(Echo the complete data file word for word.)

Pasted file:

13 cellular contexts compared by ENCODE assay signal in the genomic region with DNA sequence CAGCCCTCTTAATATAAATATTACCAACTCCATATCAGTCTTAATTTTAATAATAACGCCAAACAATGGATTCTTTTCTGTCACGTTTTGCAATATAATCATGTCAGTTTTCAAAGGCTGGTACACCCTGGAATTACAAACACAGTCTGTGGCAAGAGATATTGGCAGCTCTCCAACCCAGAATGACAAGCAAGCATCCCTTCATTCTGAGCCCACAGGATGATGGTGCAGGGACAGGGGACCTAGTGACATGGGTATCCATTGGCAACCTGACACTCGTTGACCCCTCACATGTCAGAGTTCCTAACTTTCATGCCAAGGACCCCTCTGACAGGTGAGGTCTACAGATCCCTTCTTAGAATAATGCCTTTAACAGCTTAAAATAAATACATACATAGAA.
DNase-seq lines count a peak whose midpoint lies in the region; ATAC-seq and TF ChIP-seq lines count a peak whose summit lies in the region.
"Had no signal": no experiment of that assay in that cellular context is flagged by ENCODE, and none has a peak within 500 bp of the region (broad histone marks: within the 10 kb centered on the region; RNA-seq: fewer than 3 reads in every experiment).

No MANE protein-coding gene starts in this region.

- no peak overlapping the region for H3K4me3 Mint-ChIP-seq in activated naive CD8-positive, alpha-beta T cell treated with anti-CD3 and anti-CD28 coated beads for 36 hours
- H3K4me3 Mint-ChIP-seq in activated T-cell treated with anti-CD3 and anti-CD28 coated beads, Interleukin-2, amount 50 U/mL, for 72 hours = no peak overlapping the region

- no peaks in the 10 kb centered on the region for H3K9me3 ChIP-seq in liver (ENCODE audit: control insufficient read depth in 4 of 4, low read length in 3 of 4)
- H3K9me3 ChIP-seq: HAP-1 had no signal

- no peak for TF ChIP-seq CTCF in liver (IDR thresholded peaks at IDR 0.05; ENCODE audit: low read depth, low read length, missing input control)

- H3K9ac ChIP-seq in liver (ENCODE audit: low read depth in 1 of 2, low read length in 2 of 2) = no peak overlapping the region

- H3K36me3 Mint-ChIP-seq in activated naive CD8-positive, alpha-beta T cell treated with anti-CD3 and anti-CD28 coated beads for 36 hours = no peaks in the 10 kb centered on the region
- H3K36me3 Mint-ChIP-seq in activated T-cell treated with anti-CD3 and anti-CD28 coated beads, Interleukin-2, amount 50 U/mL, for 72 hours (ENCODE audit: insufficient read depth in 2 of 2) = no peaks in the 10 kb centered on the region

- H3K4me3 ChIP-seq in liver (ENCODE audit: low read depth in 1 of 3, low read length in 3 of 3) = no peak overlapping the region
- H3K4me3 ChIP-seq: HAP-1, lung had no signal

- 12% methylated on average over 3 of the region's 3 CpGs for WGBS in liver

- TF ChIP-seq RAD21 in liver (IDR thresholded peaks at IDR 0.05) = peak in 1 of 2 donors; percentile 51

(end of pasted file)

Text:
13 cellular contexts compared by ENCODE assay signal in the genomic region with DNA sequence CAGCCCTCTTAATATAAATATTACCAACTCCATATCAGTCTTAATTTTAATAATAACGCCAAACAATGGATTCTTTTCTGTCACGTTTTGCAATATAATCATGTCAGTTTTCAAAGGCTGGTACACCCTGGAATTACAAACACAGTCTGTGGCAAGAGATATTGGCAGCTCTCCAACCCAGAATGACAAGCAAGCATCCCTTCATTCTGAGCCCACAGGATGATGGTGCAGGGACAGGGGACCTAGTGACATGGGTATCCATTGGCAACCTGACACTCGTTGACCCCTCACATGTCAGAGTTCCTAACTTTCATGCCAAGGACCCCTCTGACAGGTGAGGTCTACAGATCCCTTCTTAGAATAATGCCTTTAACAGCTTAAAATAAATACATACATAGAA.
DNase-seq lines count a peak whose midpoint lies in the region; ATAC-seq and TF ChIP-seq lines count a peak whose summit lies in the region.
"Had no signal": no experiment of that assay in that cellular context is flagged by ENCODE, and none has a peak within 500 bp of the region (broad histone marks: within the 10 kb centered on the region; RNA-seq: fewer than 3 reads in every experiment).

No MANE protein-coding gene starts in this region.

- no peak overlapping the region for H3K4me3 Mint-ChIP-seq in activated naive CD8-positive, alpha-beta T cell treated with anti-CD3 and anti-CD28 coated beads for 36 hours
- H3K4me3 Mint-ChIP-seq in activated T-cell treated with anti-CD3 and anti-CD28 coated beads, Interleukin-2, amount 50 U/mL, for 72 hours = no peak overlapping the region

- no peaks in the 10 kb centered on the region for H3K9me3 ChIP-seq in liver (ENCODE audit: control insufficient read depth in 4 of 4, low read length in 3 of 4)
- H3K9me3 ChIP-seq: HAP-1 had no signal

- no peak for TF ChIP-seq CTCF in liver (IDR thresholded peaks at IDR 0.05; ENCODE audit: low read depth, low read length, missing input control)

- H3K9ac ChIP-seq in liver (ENCODE audit: low read depth in 1 of 2, low read length in 2 of 2) = no peak overlapping the region

- H3K36me3 Mint-ChIP-seq in activated naive CD8-positive, alpha-beta T cell treated with anti-CD3 and anti-CD28 coated beads for 36 hours = no peaks in the 10 kb centered on the region
- H3K36me3 Mint-ChIP-seq in activated T-cell treated with anti-CD3 and anti-CD28 coated beads, Interleukin-2, amount 50 U/mL, for 72 hours (ENCODE audit: insufficient read depth in 2 of 2) = no peaks in the 10 kb centered on the region

- H3K4me3 ChIP-seq in liver (ENCODE audit: low read depth in 1 of 3, low read length in 3 of 3) = no peak overlapping the region
- H3K4me3 ChIP-seq: HAP-1, lung had no signal

- 12% methylated on average over 3 of the region's 3 CpGs for WGBS in liver

- TF ChIP-seq RAD21 in liver (IDR thresholded peaks at IDR 0.05) = peak in 1 of 2 donors; percentile 51